We are beginning to see a future where the lines between the PDA and the laptop are increasingly blurred, says eWEEK.com's Rob Enderle.
In the interest of full disclosure, Intel, Transmeta and Vulcan are clients of mine.
Now, I admit that turning a $2,000 notebook into a $500 PDA sounds kind of nuts. But stay with me and Ill explain.
The problem we have with notebook computers, and this will be particularly evident with the new ultrasmall portables due soon from OQO
and Vulcan Ventures, is battery lifeor, more accurately, the lack of it. The OQO computer claims four hours, the Vulcan device just two.
PDAs, on the other hand, have battery life several times that of notebooks because they dont require the same level of performance, dont use hard drives, and have smaller, more energy-efficient displays. However, while the displays are getting more efficient, for now the types used in PDAs (transflective) dont work well in laptops because their performance in low-light situations is just awful.
Of course, over the last several years we have learned how to cache hard drives so they dont use as much power (the iPod is an example of this), and new processors from Transmeta and Intel operate at dramatically lower power rates when background applications can be turned off.
Click here to read a report on Intels new low-power mobile processors.
Notebooks are hampered by more than just power problems, though. Booting up a laptop to check your calendar or e-mail can take a minute or longer. Not only is that often dead time, but you may actually be holding up a customer or your boss while youre struggling to get the laptop running. And thats not only annoying, but also potentially really embarrassing, particularly if your laptop is bright red and features a Ferrari logo (not that this has ever happened to me).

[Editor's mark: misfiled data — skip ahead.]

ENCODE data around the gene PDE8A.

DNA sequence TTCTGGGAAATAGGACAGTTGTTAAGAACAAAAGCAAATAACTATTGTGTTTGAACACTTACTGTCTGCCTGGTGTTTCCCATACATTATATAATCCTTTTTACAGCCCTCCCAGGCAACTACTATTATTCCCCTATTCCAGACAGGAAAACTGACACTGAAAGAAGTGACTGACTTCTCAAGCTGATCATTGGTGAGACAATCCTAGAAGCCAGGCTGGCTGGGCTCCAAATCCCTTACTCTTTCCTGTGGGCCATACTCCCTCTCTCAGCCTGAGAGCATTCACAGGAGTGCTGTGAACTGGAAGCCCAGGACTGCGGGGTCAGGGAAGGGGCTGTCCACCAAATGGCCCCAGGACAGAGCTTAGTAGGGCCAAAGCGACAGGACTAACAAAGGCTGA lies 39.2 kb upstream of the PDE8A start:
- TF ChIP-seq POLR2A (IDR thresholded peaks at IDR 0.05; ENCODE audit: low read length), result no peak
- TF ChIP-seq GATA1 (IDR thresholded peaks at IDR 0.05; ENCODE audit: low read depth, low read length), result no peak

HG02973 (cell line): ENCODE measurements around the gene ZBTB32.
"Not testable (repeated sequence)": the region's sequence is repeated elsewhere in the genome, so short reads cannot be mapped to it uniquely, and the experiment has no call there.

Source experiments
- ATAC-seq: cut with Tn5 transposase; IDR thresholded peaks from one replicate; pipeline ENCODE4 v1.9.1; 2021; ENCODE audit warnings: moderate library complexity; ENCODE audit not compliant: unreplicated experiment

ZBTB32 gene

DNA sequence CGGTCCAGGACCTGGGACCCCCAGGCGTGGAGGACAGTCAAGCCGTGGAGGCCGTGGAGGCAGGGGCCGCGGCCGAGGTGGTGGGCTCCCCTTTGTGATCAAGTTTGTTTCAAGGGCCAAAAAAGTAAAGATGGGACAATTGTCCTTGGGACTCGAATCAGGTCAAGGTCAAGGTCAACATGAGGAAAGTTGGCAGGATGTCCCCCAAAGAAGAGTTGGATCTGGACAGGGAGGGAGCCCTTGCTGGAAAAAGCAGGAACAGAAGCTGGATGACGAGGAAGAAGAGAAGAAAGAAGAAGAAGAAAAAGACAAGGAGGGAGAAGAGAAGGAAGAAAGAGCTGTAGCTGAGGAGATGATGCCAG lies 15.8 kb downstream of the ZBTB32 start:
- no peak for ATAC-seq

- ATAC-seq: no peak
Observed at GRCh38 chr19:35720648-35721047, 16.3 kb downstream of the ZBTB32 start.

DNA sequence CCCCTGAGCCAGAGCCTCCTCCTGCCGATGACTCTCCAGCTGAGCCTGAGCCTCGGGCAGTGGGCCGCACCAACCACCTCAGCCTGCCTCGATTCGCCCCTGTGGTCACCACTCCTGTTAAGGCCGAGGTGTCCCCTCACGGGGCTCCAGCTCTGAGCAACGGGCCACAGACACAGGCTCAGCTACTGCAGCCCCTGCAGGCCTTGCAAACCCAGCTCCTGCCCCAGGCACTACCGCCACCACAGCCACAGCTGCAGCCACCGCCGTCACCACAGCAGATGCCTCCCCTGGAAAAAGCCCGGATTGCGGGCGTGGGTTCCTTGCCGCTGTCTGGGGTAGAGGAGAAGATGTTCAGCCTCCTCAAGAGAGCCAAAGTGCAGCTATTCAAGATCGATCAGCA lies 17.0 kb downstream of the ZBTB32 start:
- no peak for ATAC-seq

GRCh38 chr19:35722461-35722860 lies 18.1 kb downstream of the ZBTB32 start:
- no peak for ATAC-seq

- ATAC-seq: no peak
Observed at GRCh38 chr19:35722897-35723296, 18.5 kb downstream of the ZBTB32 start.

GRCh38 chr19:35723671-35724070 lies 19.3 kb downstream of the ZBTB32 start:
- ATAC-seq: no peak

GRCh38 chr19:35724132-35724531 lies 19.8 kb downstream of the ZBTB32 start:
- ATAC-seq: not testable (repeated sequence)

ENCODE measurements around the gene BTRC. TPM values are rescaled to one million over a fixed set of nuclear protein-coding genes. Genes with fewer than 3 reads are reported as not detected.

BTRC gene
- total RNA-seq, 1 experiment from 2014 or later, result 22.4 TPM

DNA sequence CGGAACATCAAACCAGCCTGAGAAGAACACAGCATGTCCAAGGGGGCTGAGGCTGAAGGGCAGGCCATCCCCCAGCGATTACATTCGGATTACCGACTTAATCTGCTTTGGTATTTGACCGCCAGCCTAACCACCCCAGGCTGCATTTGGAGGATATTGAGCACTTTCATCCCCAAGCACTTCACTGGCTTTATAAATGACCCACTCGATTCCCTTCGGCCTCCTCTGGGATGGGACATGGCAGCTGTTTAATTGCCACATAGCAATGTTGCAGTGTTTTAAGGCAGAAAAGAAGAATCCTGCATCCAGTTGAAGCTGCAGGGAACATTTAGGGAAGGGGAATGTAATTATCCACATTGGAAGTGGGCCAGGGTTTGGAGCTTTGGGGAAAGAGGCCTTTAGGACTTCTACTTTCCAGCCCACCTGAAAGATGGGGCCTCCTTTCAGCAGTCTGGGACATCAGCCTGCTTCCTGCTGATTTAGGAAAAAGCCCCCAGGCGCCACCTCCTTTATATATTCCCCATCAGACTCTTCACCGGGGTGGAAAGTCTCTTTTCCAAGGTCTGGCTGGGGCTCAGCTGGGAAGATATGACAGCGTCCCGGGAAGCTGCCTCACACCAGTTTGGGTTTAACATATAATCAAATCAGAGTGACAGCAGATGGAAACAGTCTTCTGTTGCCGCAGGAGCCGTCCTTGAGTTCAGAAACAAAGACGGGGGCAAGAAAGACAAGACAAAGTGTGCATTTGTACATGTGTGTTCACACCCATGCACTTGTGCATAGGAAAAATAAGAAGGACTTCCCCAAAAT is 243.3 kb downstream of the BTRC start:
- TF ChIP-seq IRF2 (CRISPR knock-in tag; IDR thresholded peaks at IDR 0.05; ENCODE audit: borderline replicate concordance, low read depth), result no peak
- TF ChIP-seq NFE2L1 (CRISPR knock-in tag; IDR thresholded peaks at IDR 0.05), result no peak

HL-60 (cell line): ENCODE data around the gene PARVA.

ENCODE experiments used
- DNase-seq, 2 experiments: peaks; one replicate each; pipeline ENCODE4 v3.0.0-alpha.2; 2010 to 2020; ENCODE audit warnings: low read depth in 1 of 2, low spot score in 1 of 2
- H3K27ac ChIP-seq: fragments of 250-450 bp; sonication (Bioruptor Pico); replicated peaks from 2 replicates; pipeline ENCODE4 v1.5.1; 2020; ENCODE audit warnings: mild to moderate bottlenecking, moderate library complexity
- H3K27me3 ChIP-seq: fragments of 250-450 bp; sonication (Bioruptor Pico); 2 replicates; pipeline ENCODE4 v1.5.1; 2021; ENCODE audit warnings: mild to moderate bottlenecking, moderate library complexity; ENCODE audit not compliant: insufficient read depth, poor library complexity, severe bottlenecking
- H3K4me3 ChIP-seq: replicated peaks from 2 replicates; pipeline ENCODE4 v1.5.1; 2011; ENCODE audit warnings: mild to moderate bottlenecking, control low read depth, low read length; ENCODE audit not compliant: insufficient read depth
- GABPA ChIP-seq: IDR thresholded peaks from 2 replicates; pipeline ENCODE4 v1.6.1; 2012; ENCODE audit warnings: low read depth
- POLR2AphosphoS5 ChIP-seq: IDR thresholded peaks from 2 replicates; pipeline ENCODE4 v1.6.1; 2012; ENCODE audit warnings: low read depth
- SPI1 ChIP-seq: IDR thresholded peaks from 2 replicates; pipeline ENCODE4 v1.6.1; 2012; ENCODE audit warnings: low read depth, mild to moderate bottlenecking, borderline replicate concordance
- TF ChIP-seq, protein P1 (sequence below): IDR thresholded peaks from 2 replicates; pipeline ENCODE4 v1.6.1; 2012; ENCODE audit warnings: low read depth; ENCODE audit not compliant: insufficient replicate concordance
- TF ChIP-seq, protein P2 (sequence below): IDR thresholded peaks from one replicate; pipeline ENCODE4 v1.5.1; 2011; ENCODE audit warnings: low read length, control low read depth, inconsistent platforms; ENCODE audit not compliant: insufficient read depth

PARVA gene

Well, Phoenix Technologies, the BIOS experts, have started to market a technology that will change all of this. It is called FirstWare and it allows a notebook to boot up into a Pre-Windows environment near instantly. Within this environment you can do such PDA-type functions as e-mail, calendaring and instant messaging.
Since you arent spinning up the hard drive or running background applications, on many notebooks battery life should increase dramatically. I can also envision a mode where the system would warn you to switch modes if the battery dropped below a certain threshold, thus getting another hour or two of battery life from the system.
Additional advantages of this low-powered PDA mode: virus checking and maintenance. Since the OS doesnt boot, any viruses designed for it wont run. That lets you scan and remove them before they do damage. This pre-boot mode can be used for system maintenance as well, including things like remotely re-imaging the machine remotely through a secure management interface.
Intel had showcased some laptop designs a few years ago that anticipated this "PDA" mode. The prototypes had small displays mounted on a case, much like a cell phone with dual displays. The displays provided e-mail notification, appointment reminders and instant messages, as well as the time and date.
We are beginning to see a future where the lines between the PDA and the laptop are increasingly blurred. First it was PDAs with laptop-like capability,
and now it is laptops gaining the advantages of PDAs.
These advances allow business users to reduce the number of devices they have to carry by one (typically the PDA). That lets companies reduce both initial acquisition and support cost without a substantial loss of benefits. It also means that, with the extended battery life, a laptop is more likely to be able to complete a shift, a flight, or a meeting without having to carry a power brick. That alone will be worth the price of admission. But the most important thing is that it reduces the overall complexity of technology we have around us; sometimes its nice to see the pendulum swing towards simplicity instead. Whichever benefit you like, this is clearly a step in a much needed direction.
But its not going to be an easy marriage. At this stage were all still waiting to see how the kids turn out.
Rob Enderle is the principal analyst for the Enderle Group, a company specializing in emerging personal technology.
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